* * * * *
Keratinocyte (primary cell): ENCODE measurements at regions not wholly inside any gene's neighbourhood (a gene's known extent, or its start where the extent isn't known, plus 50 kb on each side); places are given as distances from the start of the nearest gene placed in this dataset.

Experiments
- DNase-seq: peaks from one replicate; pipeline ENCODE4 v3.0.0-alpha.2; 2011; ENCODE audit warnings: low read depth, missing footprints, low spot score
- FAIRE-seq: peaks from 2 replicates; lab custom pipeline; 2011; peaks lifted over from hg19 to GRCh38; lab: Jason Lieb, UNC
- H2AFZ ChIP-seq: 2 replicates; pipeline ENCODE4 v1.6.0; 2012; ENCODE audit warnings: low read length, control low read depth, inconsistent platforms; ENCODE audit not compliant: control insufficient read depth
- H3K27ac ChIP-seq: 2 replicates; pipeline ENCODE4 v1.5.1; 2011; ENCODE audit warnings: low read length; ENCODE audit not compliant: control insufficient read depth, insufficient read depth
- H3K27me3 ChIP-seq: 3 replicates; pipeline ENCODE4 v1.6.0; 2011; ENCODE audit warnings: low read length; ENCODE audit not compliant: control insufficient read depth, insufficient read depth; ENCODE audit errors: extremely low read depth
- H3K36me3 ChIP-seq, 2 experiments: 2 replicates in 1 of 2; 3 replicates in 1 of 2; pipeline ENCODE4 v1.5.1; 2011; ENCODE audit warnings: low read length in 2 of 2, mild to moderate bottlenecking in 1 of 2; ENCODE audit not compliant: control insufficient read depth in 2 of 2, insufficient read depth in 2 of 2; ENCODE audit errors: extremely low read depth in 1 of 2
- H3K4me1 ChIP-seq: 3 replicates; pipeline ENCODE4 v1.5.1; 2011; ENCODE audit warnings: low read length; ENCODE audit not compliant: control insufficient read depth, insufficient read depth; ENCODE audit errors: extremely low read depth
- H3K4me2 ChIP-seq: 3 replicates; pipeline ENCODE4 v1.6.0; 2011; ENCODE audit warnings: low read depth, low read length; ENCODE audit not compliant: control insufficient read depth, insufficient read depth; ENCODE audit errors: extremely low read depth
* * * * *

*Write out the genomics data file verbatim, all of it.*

Keratinocyte (primary cell): ENCODE measurements at regions not wholly inside any gene's neighbourhood (a gene's known extent, or its start where the extent isn't known, plus 50 kb on each side); places are given as distances from the start of the nearest gene placed in this dataset.

Experiments
- DNase-seq: peaks from one replicate; pipeline ENCODE4 v3.0.0-alpha.2; 2011; ENCODE audit warnings: low read depth, missing footprints, low spot score
- FAIRE-seq: peaks from 2 replicates; lab custom pipeline; 2011; peaks lifted over from hg19 to GRCh38; lab: Jason Lieb, UNC
- H2AFZ ChIP-seq: 2 replicates; pipeline ENCODE4 v1.6.0; 2012; ENCODE audit warnings: low read length, control low read depth, inconsistent platforms; ENCODE audit not compliant: control insufficient read depth
- H3K27ac ChIP-seq: 2 replicates; pipeline ENCODE4 v1.5.1; 2011; ENCODE audit warnings: low read length; ENCODE audit not compliant: control insufficient read depth, insufficient read depth
- H3K27me3 ChIP-seq: 3 replicates; pipeline ENCODE4 v1.6.0; 2011; ENCODE audit warnings: low read length; ENCODE audit not compliant: control insufficient read depth, insufficient read depth; ENCODE audit errors: extremely low read depth
- H3K36me3 ChIP-seq, 2 experiments: 2 replicates in 1 of 2; 3 replicates in 1 of 2; pipeline ENCODE4 v1.5.1; 2011; ENCODE audit warnings: low read length in 2 of 2, mild to moderate bottlenecking in 1 of 2; ENCODE audit not compliant: control insufficient read depth in 2 of 2, insufficient read depth in 2 of 2; ENCODE audit errors: extremely low read depth in 1 of 2
- H3K4me1 ChIP-seq: 3 replicates; pipeline ENCODE4 v1.5.1; 2011; ENCODE audit warnings: low read length; ENCODE audit not compliant: control insufficient read depth, insufficient read depth; ENCODE audit errors: extremely low read depth
- H3K4me2 ChIP-seq: 3 replicates; pipeline ENCODE4 v1.6.0; 2011; ENCODE audit warnings: low read depth, low read length; ENCODE audit not compliant: control insufficient read depth, insufficient read depth; ENCODE audit errors: extremely low read depth